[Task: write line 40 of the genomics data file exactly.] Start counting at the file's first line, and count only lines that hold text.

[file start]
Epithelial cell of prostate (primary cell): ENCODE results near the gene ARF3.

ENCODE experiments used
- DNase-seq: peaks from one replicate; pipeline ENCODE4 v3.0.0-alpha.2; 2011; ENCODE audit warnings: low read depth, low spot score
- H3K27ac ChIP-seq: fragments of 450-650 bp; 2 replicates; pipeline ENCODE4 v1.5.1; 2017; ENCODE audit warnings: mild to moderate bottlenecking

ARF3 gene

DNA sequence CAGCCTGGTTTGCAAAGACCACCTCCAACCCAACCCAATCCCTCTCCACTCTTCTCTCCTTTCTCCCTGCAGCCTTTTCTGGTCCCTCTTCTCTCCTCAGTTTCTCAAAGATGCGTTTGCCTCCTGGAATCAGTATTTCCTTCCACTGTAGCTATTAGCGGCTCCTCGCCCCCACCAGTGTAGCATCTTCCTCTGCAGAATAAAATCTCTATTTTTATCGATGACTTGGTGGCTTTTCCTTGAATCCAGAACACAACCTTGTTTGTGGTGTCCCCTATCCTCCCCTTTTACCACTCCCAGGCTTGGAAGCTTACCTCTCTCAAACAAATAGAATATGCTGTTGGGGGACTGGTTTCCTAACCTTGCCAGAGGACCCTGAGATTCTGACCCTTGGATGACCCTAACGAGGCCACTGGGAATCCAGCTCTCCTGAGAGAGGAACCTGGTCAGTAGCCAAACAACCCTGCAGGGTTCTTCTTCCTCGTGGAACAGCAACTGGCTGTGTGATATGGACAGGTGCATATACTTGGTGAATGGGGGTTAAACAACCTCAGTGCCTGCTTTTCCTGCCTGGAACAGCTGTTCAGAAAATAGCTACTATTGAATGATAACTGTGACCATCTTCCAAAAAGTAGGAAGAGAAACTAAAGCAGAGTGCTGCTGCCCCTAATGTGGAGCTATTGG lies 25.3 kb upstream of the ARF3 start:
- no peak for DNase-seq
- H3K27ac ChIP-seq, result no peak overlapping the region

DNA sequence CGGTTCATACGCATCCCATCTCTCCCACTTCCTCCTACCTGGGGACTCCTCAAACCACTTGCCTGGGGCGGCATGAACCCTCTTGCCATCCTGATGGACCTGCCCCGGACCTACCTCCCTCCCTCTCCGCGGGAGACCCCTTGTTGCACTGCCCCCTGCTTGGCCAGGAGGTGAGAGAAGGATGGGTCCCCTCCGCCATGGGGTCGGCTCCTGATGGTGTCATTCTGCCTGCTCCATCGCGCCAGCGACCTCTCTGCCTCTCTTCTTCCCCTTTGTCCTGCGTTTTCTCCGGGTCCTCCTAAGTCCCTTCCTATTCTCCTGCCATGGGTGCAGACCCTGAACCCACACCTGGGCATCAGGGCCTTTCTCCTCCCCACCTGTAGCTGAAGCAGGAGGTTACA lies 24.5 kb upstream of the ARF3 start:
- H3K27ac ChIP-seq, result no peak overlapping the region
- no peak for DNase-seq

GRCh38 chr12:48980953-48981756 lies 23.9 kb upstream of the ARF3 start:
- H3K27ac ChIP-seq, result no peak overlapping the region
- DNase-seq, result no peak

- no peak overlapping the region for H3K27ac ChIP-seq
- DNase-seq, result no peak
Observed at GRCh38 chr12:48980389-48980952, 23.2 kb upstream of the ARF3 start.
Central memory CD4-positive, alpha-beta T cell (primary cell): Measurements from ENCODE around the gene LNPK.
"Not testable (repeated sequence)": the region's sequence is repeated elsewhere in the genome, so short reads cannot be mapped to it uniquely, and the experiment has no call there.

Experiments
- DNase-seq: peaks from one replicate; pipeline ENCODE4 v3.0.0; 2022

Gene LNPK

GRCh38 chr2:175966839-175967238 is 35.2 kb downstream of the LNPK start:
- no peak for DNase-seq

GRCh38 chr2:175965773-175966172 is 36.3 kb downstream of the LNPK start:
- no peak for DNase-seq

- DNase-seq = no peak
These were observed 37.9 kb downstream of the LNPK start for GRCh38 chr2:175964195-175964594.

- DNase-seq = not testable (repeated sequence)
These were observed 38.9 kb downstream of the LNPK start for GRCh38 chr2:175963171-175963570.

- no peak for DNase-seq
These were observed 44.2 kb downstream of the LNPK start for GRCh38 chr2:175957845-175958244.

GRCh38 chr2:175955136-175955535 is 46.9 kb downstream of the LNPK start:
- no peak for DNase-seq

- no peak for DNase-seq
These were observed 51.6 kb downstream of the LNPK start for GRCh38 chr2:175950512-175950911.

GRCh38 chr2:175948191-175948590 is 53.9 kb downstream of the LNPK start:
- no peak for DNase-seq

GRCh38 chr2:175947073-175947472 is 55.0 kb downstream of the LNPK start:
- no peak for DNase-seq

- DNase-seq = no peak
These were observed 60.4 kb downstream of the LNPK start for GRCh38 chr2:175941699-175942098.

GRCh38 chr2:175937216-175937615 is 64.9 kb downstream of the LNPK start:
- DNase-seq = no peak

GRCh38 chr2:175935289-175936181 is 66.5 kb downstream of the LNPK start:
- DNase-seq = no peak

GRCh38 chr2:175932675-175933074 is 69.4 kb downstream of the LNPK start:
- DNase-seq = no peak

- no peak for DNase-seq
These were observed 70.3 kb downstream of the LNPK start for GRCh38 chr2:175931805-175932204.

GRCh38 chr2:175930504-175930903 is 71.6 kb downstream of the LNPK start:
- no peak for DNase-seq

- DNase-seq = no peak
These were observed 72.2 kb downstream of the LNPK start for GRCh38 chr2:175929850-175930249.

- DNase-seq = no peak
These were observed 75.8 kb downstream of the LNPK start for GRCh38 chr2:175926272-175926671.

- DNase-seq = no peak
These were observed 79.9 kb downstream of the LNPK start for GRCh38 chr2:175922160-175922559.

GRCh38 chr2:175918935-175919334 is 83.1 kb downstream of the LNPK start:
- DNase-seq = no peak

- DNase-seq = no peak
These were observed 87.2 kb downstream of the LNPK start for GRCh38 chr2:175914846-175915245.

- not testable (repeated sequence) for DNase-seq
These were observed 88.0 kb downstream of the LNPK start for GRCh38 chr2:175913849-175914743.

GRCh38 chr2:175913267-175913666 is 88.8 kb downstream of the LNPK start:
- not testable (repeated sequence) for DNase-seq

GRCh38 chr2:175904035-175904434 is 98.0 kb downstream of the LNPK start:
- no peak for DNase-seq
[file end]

- no peak for DNase-seq